Sea ice in the arctic is vanishing far faster than previously thought, new European Space Agency satellite data reveal.
Preliminary information gathered by the ESA's CryoSat-2 probe indicates 900 cubic kilometers (216 cubic miles) of summer sea ice has disappeared from the Arctic Ocean in the past year, The Guardian reported Saturday. That's 50 percent more than most previous projections by polar scientists, the British newspaper said.
Global warming, fueled by greenhouse gas emissions, is the suspected culprit.
"Preliminary analysis of our data indicates that the rate of loss of sea ice volume in summer in the arctic may be far larger than we had previously suspected," said Seymour Laxon of the Center for Polar Observation and Modeling at University College London where the information gathered by CryoSat-2, designed specifically to measure sea ice and launched in April 2010, is being analyzed. "Very soon we may experience the iconic moment when, one day in the summer, we look at satellite images and see no sea ice coverage in the arctic, just open water."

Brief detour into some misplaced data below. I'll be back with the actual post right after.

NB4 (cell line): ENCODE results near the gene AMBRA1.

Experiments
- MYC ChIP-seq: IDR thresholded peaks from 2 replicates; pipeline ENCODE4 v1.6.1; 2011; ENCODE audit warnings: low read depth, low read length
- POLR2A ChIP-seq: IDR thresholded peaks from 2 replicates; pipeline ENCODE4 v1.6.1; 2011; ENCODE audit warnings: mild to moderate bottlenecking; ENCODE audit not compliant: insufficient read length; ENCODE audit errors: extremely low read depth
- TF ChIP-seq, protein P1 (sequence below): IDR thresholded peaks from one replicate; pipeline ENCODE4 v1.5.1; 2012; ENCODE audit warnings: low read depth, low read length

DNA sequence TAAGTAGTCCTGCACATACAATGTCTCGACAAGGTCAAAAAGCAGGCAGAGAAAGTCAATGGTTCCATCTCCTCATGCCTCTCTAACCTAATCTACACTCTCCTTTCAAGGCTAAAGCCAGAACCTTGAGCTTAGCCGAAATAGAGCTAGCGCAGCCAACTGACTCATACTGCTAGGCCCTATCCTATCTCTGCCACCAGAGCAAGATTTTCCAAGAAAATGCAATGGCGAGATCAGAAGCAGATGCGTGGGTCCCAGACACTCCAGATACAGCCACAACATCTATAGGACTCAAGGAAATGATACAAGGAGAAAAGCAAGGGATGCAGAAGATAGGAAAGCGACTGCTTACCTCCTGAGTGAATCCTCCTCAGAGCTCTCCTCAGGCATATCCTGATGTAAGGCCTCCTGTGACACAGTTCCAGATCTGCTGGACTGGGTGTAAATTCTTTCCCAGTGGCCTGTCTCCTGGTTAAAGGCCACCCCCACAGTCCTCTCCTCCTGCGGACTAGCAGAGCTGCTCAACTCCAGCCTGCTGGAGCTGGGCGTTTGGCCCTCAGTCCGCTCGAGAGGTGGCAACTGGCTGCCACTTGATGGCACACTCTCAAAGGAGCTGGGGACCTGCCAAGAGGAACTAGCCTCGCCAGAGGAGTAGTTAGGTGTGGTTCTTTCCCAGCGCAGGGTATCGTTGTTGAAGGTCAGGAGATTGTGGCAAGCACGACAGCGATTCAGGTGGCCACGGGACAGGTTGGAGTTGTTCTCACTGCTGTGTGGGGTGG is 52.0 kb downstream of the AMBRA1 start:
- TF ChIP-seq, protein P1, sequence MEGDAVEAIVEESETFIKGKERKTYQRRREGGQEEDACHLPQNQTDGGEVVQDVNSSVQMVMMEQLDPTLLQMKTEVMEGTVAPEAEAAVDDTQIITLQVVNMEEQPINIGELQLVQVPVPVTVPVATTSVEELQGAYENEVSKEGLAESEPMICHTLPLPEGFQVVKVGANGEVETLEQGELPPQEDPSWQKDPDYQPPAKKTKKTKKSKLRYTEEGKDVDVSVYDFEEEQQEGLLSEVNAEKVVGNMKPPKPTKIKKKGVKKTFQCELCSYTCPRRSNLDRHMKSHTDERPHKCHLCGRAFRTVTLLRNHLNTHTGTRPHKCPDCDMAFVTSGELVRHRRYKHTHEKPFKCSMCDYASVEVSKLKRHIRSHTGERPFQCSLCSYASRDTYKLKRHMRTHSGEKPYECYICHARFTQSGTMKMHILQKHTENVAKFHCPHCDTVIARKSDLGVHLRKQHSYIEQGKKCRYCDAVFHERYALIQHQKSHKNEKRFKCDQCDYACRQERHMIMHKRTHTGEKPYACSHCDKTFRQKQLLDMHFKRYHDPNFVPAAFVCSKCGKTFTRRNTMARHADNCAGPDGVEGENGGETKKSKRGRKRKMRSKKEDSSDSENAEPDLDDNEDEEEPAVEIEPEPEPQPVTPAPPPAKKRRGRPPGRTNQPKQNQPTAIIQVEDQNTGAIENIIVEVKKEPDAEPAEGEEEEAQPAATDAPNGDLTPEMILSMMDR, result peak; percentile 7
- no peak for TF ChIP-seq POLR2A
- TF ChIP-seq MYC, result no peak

Laxon notes, however, these are preliminary figures, "so we should take care before rushing to conclusions."
The center's Professor Chris Rapley said temperature changes could make the jet stream in the upper atmosphere more unstable.
"That could mean increasing volatility in weather in lower latitudes, similar to that experienced this year," Rapley said.
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